IT IS one thing to possess the ability to interfere with the avionic systems onboard an aircraft. It is quite another to announce to the world the intention of practicing such capabilities. But it takes a galactic level of stupidity, hubris or, perhaps, courage to tweet that you are going to do it when you are in seat 3A of United Airlines flight 1607, about to depart from Denver to Chicago. That is exactly what Chris Roberts, a security researcher with One World Labs, did last month:
Find myself on a 737/800, lets see Box-IFE-ICE-SATCOM, ? Shall we start playing with EICAS messages? “PASS OXYGEN ON” Anyone ? 🙂
The tweet in question (above) suggests Mr Roberts intended to interfere with the Engine Indication Crew Alerting System (EICAS), which informs crew when something goes amiss with a plane’s engine. Or perhaps he wanted to deploy the passenger oxygen masks. Unsurprisingly, he is now helping the FBI with their enquiries. His actions have animated the debate about so-called “cyberjacking”—the ability to take control of aircraft remotely, or at least interfere with aircraft systems for malicious gain. How seriously should such claims be taken?
Mr Roberts maintains his intention was to raise awareness of security vulnerabilities. The FBI says Mr Roberts had identified a weakness with the in-flight entertainment (IFE) systems on Boeing 737-800, 737-900, 757-200 and Airbus A-320 aircraft. It is thought he accessed the systems by plugging a laptop into one of the electronic boxes usually found under the seats either side of the aisle. Once connected, Mr Roberts claims to have accessed other systems on the aircraft. He admits to having issued a “CLB”, or climb command, to the thrust management computer on a previous flight, resulting in a “lateral or sideways movement of the plane”.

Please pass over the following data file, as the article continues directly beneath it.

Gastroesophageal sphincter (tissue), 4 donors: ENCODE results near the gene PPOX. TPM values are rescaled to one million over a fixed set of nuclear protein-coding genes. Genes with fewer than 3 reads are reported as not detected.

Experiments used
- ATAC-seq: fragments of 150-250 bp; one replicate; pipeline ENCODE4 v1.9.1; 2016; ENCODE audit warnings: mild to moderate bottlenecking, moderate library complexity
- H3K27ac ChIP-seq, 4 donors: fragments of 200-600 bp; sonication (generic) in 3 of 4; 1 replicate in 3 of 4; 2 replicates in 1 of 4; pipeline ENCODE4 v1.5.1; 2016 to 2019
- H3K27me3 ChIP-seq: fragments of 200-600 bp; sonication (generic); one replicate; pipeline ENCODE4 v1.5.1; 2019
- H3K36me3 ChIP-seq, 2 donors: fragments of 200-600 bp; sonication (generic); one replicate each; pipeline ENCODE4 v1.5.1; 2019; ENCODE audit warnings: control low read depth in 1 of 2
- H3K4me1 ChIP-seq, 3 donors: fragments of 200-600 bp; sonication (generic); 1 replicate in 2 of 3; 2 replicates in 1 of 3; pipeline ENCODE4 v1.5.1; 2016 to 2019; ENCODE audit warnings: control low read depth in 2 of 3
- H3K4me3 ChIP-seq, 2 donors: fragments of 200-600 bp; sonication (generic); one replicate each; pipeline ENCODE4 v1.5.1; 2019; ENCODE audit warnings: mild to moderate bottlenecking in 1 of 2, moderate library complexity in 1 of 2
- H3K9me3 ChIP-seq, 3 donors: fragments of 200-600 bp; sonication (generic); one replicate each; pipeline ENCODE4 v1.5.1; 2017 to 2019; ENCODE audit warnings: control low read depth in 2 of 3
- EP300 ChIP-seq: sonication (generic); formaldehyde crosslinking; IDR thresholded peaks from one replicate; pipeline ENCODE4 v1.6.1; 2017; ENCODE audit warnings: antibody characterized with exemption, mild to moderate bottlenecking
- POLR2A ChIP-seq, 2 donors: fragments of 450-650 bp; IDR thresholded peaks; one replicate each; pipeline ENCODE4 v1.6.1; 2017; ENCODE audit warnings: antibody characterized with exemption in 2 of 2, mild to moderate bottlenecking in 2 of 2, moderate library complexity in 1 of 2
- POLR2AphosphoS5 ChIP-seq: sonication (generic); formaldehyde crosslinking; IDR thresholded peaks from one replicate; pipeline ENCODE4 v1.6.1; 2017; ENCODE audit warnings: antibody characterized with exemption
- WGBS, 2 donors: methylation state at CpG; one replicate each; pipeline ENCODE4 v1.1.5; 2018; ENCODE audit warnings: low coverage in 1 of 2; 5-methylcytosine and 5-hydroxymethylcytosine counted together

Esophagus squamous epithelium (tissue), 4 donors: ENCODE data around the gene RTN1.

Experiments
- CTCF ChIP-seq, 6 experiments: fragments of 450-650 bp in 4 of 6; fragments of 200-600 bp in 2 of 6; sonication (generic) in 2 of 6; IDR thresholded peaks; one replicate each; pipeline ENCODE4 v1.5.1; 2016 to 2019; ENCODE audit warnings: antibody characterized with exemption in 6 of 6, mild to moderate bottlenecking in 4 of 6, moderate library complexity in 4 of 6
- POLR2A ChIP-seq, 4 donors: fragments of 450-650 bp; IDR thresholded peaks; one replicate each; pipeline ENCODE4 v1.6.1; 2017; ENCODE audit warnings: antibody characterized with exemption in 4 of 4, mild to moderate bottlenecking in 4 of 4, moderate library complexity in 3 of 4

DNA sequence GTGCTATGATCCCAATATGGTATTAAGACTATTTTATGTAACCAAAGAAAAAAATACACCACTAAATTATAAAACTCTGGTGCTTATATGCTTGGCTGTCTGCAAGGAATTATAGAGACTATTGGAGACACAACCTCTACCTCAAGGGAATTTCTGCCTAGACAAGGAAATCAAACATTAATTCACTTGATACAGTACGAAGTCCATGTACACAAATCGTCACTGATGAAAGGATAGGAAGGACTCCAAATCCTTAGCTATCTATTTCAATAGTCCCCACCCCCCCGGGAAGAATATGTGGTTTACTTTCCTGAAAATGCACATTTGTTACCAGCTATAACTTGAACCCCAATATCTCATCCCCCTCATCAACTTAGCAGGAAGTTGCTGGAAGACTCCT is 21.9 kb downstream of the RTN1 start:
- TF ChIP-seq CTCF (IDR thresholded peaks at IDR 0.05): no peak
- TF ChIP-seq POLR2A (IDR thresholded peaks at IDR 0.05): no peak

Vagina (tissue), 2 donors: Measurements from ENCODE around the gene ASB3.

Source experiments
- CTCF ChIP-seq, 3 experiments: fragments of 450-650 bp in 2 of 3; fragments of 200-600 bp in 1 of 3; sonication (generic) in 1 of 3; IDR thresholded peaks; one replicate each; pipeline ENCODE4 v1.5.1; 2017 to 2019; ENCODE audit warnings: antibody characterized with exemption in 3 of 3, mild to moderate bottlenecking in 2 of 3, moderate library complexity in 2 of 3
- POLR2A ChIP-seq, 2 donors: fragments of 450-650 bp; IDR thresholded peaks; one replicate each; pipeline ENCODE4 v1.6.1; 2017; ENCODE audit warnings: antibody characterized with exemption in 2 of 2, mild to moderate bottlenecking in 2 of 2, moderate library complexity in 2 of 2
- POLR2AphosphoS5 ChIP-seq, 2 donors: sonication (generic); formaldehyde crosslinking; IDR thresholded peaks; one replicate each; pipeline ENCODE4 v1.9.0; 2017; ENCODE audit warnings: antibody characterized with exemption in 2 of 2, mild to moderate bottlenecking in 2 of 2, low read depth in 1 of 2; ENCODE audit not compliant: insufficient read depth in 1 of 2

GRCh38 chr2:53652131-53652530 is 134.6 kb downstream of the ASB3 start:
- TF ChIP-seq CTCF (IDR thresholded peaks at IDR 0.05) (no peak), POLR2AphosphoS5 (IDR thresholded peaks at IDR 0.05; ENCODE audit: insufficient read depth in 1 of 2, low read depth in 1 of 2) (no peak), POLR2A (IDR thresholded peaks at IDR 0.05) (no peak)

Industry experts are sceptical of such claims but admit it is theoretically possible. As the data bus for the IFE is not also used for communications or flight systems, at best Mr Roberts may have seen interference between the two systems, says David Stupples, professor of electronics and radio systems at City University in London. Data packets travelling on copper wires (common in older aircraft) may allow some messages to be seen, but probably only the meta-data, such as the origin and destination of the message, rather than the content itself, which is encrypted. The fibre optic architecture of modern aircraft will not suffer similarly. And anyway, to change an aircraft’s direction Mr Roberts would have had to persuade it that he was the satellite navigation system. That entails spoofing the signals from up to 16 satellites at a time; a tall order suggests Mr Stupples.
There is no room for complacency, however. Last month, the United States Government Accountability Office (GAO) raised concerns over plans to replace the current radar-based air-traffic control with one based on satellite navigation and automation. In a report, it warned that with increased reliance on the internet “unauthorised individuals might access and compromise aircraft avionics systems” and that cyber-based threats present “significant security control weaknesses”.
The industry is acting. Airbus, for example, is working with Cranfield University in Britain to mitigate the risk. One idea is to have a preset “safe state” for each stage of flight, which the aircraft will adopt in the event of system anomalies being discovered. (In the recent Germanwings tragedy, such a system might have decided that descending over mountainous terrain with no immediate airfield available was so odd as to be countermanded.) Another solution is for all flight safety systems to be triplicated and operated on a “voting” system, meaning any malicious software would need to affect at least two systems.
All of which points to how difficult the concept of cyberjacking is. Industry experts and the GAO report suggest the threat of a disgruntled employee infecting the aircraft systems prior to flight (say, during routine maintenance) is more likely. The possibility of hackers taking control of aircraft, while real, should not be overblown. But for one man it has already been costly. Twelve days after his initial tweet, Mr Roberts followed it with one reading:
United have cancelled ALL my trips…and my daughters…and no refund on the Air Miles..goodbye 100,000 Miles so it seems…
This post was commissioned by The Economist